Time Period

Langon was a fallen Maia and servant of Melkor, namely his ambassador or herald. He was notably sent to speak with Valar when they arrived at Melkor's gates.


Langon was corrupted early on by Melkor and followed him to Endor. When the Elves awoke in Cuivienen, Melkor sent him to weave his webs of lies and deceit; and so it was that through clever speeches, guile and trickery Langon tried to poison the hearts of the Elves against the Valar, telling them how Oromë the Rider was their tool in spreading fear among their people and of the cruel tortures endured by those kinsmen taken by him.

When the Valar arrived before the gates of Utumno, Melkor sent Langon to treat with them on his behalf. Langon fled the subsequent siege of Utumno and hid himself during Melkor's captivity amidst the ruins of Angband.

Upon the return of Melkor-Morgoth, Langon resumed the position of his ambassador. Seeing potential allies in the Easterlings, the Dark Lord once again sent his servant as a negotiator. Relaying Morgoth's promises of wealth and power to the 'Swarthy Men', Langon coerced Ulfang the Black to swear fealty to the Dark King of Angband. He continued to carry the vile messages of Morgoth as he mingled with Men and Dwarves and daunted them into obeying his master, using his snake-charmer voice to absolute efficiency. At the time the War of Wrath took place, Langon was in the South and as such, was spared the destruction of Angband and the fall of Morgoth. Dismayed and realizing his predicament as the emissary of a defeated Power, Langon concealed himself somewhere in Haradwaith.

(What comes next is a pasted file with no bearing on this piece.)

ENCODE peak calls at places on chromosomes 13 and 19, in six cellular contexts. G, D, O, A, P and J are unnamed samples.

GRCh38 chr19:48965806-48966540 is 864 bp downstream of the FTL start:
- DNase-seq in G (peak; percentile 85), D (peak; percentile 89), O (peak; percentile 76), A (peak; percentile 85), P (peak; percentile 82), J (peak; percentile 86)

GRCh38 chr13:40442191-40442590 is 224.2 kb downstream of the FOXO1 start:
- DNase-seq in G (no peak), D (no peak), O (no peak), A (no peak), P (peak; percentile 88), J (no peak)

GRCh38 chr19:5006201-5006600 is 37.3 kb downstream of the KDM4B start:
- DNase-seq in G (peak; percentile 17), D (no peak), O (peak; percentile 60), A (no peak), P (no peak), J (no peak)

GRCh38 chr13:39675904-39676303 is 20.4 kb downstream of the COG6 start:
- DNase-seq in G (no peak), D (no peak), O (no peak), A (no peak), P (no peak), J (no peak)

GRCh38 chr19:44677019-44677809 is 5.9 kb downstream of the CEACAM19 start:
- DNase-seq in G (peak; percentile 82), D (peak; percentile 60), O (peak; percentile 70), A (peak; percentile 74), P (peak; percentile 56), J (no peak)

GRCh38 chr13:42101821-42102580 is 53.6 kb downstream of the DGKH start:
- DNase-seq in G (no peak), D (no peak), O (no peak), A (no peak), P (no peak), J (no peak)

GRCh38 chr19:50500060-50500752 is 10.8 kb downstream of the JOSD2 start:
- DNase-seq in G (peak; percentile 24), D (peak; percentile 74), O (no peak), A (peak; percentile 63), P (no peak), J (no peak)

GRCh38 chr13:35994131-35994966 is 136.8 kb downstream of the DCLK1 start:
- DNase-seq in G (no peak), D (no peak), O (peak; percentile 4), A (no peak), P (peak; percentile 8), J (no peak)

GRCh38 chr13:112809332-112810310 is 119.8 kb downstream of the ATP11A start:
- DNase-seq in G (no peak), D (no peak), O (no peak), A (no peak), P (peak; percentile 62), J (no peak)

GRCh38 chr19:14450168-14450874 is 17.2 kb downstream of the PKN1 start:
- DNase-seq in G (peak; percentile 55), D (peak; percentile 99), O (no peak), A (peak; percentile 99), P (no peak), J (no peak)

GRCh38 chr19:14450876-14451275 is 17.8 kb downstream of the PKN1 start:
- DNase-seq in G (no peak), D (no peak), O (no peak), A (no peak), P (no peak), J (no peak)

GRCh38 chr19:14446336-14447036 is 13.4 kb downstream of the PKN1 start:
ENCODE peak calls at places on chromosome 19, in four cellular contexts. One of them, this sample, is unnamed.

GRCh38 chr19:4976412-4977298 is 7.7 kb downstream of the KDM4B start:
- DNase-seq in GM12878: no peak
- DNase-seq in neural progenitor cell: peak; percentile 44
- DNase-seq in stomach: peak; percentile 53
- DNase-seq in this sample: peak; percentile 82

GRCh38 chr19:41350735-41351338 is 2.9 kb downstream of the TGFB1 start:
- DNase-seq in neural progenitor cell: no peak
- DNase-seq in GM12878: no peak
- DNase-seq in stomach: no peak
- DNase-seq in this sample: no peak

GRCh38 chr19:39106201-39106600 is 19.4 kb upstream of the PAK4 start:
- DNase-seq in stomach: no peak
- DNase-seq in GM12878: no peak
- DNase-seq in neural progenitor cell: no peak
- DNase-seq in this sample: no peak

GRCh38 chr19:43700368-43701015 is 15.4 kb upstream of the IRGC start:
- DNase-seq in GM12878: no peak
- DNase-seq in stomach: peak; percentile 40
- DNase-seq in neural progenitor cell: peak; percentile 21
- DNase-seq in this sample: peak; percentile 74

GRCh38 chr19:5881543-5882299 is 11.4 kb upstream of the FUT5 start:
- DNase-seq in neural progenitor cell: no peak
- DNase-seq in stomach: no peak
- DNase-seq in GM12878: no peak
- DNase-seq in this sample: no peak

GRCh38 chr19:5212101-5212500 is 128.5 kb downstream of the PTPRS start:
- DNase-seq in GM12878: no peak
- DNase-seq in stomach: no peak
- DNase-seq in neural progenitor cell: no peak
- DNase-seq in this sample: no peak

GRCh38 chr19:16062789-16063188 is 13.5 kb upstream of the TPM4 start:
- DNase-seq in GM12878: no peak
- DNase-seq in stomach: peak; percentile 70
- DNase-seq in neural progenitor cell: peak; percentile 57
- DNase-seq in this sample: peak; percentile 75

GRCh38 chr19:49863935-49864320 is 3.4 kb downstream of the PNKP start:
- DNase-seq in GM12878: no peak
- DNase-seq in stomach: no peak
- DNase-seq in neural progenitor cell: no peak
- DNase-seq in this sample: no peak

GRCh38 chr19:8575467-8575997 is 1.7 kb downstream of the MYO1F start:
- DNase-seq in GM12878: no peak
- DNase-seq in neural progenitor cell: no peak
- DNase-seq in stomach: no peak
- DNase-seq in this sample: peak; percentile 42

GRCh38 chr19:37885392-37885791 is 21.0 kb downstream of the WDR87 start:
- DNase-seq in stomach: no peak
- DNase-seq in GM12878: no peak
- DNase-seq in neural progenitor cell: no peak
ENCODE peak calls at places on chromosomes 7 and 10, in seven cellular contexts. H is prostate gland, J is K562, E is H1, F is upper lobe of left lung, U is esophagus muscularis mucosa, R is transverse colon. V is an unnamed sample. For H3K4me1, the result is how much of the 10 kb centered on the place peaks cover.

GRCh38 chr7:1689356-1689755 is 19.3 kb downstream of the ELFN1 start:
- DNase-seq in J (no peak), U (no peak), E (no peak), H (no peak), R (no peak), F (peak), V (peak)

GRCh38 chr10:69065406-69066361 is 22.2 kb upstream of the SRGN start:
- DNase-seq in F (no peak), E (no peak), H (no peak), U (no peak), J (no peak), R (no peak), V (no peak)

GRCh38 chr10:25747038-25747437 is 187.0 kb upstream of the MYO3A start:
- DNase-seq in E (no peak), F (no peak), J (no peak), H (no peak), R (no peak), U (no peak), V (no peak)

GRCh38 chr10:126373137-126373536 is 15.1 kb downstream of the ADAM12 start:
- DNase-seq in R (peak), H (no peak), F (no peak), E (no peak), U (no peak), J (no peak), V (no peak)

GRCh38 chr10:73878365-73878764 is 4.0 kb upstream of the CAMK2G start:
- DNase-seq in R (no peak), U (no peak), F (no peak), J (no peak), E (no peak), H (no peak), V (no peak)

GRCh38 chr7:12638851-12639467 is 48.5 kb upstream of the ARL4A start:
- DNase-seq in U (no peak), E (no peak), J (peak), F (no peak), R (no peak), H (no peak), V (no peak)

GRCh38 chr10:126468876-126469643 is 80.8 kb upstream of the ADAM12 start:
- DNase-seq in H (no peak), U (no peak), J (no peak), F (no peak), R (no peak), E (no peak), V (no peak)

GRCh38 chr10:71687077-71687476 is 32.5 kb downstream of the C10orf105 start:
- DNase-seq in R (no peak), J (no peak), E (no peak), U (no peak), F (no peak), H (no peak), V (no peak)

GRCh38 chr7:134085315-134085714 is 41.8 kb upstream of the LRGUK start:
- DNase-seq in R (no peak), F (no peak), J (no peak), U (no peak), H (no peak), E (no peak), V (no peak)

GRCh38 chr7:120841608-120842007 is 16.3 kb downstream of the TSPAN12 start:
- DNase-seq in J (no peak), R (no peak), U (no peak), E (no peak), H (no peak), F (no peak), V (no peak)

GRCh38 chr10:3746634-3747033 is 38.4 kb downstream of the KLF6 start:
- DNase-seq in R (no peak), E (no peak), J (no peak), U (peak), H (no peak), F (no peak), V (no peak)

In the early Second Age, Langon was suborned by the growing power of Sauron, former First Lieutenant of Morgoth, and became one of his most-trusted servants. The Dark Lord did not waste his potential and instead commanded him to preach his might to the Haradrim. Langon was warmly welcomed at first by these Southrons and to those who had once owed allegiance to Morgoth he claimed that Sauron was the rightful heir to the Black Enemy's legacy. He continued to carry out the will of the Evil One until the fall of Barad-dûr in the Third Age, presumably perishing in its destruction. Those Haradrim who made peace with Gondor remembered Langon as a trickster demi-god and the foul ambassador of the Dark Powers.


Boromir: "Is it not a strange fate that we should suffer so much fear and doubt for so small a thing? So small a thing!"
- J. R. R. Tolkien, The Fellowship of the Ring II:10
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